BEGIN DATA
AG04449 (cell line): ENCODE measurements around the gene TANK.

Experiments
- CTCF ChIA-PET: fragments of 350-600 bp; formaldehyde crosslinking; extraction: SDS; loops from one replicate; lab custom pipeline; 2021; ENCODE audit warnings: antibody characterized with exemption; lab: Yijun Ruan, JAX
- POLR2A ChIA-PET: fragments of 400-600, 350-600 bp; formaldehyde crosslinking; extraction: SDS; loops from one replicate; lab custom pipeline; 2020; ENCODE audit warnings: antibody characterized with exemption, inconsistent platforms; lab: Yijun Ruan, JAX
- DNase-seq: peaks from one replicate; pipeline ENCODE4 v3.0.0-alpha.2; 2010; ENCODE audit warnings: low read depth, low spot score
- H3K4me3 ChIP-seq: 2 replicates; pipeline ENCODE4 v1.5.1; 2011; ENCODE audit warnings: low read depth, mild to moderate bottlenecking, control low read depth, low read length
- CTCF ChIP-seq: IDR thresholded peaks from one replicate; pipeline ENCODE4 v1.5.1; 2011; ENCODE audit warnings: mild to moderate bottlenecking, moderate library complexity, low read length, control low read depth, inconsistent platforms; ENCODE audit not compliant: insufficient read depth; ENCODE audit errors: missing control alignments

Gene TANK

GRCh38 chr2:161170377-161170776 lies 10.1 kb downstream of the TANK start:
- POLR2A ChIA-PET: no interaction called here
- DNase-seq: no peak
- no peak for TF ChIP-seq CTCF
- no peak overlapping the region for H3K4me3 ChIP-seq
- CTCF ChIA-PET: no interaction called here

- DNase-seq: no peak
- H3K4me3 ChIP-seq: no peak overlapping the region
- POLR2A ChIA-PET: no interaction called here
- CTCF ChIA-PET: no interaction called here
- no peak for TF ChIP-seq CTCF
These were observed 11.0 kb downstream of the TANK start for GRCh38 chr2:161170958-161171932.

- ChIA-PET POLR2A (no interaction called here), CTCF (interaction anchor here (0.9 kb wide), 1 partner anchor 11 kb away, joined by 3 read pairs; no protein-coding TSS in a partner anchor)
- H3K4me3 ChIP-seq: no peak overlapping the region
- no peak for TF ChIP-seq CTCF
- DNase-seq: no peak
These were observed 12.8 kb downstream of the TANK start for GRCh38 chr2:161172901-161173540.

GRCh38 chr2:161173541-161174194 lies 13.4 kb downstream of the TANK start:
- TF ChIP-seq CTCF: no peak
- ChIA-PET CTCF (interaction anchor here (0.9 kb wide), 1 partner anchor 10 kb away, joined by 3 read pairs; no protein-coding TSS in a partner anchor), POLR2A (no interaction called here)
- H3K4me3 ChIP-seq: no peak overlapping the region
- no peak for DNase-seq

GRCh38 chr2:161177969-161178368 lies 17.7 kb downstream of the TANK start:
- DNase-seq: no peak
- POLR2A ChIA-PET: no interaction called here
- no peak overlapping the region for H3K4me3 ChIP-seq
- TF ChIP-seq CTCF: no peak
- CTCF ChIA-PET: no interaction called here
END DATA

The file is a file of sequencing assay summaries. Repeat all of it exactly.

AG04449 (cell line): ENCODE measurements around the gene TANK.

Experiments
- CTCF ChIA-PET: fragments of 350-600 bp; formaldehyde crosslinking; extraction: SDS; loops from one replicate; lab custom pipeline; 2021; ENCODE audit warnings: antibody characterized with exemption; lab: Yijun Ruan, JAX
- POLR2A ChIA-PET: fragments of 400-600, 350-600 bp; formaldehyde crosslinking; extraction: SDS; loops from one replicate; lab custom pipeline; 2020; ENCODE audit warnings: antibody characterized with exemption, inconsistent platforms; lab: Yijun Ruan, JAX
- DNase-seq: peaks from one replicate; pipeline ENCODE4 v3.0.0-alpha.2; 2010; ENCODE audit warnings: low read depth, low spot score
- H3K4me3 ChIP-seq: 2 replicates; pipeline ENCODE4 v1.5.1; 2011; ENCODE audit warnings: low read depth, mild to moderate bottlenecking, control low read depth, low read length
- CTCF ChIP-seq: IDR thresholded peaks from one replicate; pipeline ENCODE4 v1.5.1; 2011; ENCODE audit warnings: mild to moderate bottlenecking, moderate library complexity, low read length, control low read depth, inconsistent platforms; ENCODE audit not compliant: insufficient read depth; ENCODE audit errors: missing control alignments

Gene TANK

GRCh38 chr2:161170377-161170776 lies 10.1 kb downstream of the TANK start:
- POLR2A ChIA-PET: no interaction called here
- DNase-seq: no peak
- no peak for TF ChIP-seq CTCF
- no peak overlapping the region for H3K4me3 ChIP-seq
- CTCF ChIA-PET: no interaction called here

- DNase-seq: no peak
- H3K4me3 ChIP-seq: no peak overlapping the region
- POLR2A ChIA-PET: no interaction called here
- CTCF ChIA-PET: no interaction called here
- no peak for TF ChIP-seq CTCF
These were observed 11.0 kb downstream of the TANK start for GRCh38 chr2:161170958-161171932.

- ChIA-PET POLR2A (no interaction called here), CTCF (interaction anchor here (0.9 kb wide), 1 partner anchor 11 kb away, joined by 3 read pairs; no protein-coding TSS in a partner anchor)
- H3K4me3 ChIP-seq: no peak overlapping the region
- no peak for TF ChIP-seq CTCF
- DNase-seq: no peak
These were observed 12.8 kb downstream of the TANK start for GRCh38 chr2:161172901-161173540.

GRCh38 chr2:161173541-161174194 lies 13.4 kb downstream of the TANK start:
- TF ChIP-seq CTCF: no peak
- ChIA-PET CTCF (interaction anchor here (0.9 kb wide), 1 partner anchor 10 kb away, joined by 3 read pairs; no protein-coding TSS in a partner anchor), POLR2A (no interaction called here)
- H3K4me3 ChIP-seq: no peak overlapping the region
- no peak for DNase-seq

GRCh38 chr2:161177969-161178368 lies 17.7 kb downstream of the TANK start:
- DNase-seq: no peak
- POLR2A ChIA-PET: no interaction called here
- no peak overlapping the region for H3K4me3 ChIP-seq
- TF ChIP-seq CTCF: no peak
- CTCF ChIA-PET: no interaction called here